The atmosphere is perceptibly lighter, some of the ice has been broken. A short and a feature, both by Chennai-based film-makers, slot themselves in. Happily, the choice of the next movies is made flexible too – though Annie Hall wasn’t Woody Allen’s first movie, it’s a damn good one, and that should be reason enough to play it.

I thought this several times during that night, and each time I smiled to myself – it doesn’t get much better than settling comfortably into position to watch movies on a screen as the cool night breeze drifts by.

MTC launches new services

Sheky writes in

This is with reference to your post in chennai metroblog about the new blue line and yellow line MTC buses. You wanted to know the difference between these buses and the normal LSS buses—I’ve found it out after taking a ride, myself.

Of gridlocks and good citizens

Work on the IT Corridor is on in earnest between Kanchanchavadi and SRP Tools, so traffic heading towards the city is diverted along the Velachery Link Road from LifeLine Hospital. At the end of this road, traffic has to turn right past the American School to rejoin the IT Corridor at SRP Tools. Although there are a number of vehicles which find their way past the road block by driving along the wrong side of the road opposite LifeLine, the bulk of the traffic takes the detour, especially in the evenings.

Koyambedu junction expansion

As part of the Koyambedu junction flyover project, buildings that sit in the path of expansion are being knocked off. Some pictures from the scene, taken last week:

One of the corner buildings that was in the way
One of the corner buildings that was in the way

machine at work, real quick work it was
Machine at work, real quick work it was

Opposite Days Inn Shan
Opposite Days Inn Shan

Will Andal Azhagar fall too?

Panguni Festival at Malligeswarar Temple, Chennai

Mallikeswarar Temple, Chennai

Chandrachoodan Gopalakrishnan wrote a post on Mallikeswarar Temple in Linghi Chetty Street in Metroblogging Chennai on March 28, 2006.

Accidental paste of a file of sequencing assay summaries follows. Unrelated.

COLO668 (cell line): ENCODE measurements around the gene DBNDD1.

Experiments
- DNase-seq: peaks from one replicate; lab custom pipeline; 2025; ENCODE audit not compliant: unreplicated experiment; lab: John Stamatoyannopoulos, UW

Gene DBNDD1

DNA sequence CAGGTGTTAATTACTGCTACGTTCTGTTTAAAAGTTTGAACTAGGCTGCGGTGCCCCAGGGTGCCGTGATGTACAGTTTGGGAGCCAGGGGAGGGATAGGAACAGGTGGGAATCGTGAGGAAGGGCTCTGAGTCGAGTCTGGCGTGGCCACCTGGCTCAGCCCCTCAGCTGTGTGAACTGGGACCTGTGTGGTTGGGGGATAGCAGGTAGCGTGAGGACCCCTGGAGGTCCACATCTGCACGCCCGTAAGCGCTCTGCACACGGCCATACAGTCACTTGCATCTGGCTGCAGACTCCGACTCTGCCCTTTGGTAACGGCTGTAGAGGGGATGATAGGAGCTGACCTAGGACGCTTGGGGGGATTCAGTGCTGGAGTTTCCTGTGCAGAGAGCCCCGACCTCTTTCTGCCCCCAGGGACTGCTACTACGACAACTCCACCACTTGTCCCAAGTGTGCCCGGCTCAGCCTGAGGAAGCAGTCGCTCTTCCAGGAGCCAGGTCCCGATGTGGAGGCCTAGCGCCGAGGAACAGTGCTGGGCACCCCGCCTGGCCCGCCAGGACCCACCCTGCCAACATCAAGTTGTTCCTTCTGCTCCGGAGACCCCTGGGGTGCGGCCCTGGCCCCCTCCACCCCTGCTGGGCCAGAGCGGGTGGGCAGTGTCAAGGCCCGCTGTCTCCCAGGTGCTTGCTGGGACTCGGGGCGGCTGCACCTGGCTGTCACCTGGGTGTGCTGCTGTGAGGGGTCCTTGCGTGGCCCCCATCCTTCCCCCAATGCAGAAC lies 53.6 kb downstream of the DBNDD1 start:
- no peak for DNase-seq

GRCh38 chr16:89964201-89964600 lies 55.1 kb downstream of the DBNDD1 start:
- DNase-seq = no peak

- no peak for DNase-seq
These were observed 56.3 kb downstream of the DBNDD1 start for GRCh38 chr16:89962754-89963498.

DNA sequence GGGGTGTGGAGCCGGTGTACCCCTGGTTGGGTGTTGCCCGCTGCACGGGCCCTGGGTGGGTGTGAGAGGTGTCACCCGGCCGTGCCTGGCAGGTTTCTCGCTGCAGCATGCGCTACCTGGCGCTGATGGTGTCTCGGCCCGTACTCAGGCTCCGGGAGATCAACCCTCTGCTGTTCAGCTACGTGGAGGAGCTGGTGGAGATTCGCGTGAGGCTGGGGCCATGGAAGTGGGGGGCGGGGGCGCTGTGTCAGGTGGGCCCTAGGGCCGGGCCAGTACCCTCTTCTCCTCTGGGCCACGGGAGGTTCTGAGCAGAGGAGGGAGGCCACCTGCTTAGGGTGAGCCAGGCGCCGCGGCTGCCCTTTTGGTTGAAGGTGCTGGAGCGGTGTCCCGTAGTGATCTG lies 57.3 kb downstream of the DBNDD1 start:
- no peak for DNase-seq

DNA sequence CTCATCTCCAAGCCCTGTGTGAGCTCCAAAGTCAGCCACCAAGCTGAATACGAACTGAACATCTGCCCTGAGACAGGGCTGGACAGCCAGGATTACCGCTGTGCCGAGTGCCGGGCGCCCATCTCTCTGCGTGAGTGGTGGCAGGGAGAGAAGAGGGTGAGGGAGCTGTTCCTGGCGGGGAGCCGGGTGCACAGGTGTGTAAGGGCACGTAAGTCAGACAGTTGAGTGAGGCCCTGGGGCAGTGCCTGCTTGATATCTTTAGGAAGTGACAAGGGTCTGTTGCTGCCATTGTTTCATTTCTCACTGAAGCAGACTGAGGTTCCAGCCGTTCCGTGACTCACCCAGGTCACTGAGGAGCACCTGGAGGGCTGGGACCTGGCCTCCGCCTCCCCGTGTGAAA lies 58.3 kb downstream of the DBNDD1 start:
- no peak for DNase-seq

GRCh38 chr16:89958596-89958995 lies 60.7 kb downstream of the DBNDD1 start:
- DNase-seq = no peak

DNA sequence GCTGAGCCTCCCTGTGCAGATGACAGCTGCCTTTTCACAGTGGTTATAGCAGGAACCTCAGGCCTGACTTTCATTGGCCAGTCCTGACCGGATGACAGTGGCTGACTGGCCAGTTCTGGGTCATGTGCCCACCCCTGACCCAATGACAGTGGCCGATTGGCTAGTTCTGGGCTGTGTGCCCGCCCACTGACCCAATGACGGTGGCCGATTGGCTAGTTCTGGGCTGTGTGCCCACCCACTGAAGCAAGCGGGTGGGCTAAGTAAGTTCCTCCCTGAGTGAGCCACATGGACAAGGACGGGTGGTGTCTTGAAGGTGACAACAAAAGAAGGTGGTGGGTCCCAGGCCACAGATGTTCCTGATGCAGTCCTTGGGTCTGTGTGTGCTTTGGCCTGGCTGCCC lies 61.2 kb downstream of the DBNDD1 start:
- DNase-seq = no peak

The Panguni Uthiram Festival is being celebrated now at Mallikeswarar Temple at Linghi Chetty Street in North Chennai.

The Mylapore Panguni Festival

The Panguni Festival is on at the Kapaleeshwarar Temple and the entire area surrounding the temple is all fest and colour. I haven’t had a chance to go there yet but a friend of mine did and he has let me share his post and some pictures here.


Quoting the kutcheribuzz:

The ten day annual Brahmotsavam of Sri Kapaleeswarar temple is a grand celebration for the people in and around the city. The deity is taken around the mada streets in different vahanams and the festival leads up to Thirukalyanam – the divine wedding of Lore Shiva with Parvathi – on the tenth day.

Quoting my pal, Chandra, from his Mylapore Mardigras post:

The Annual Panguni festival at Kapali temple began on March 24 this year with the traditional flag hoisting in the temple premises.


Shiva along with Parvati are taken on a procession along the four maadaveedhis each day at night. During these days Mylapore air is filled with a special concoction of soothing music emanating from the traditional wind instrument (Nadhaswaram), recitation of Sama vedam and hymns from various puranams by Oduvars. The burning of incense on the side and strong scent of jasmine from the sidewalk vendors makes this place spiritually and culturally invigorating.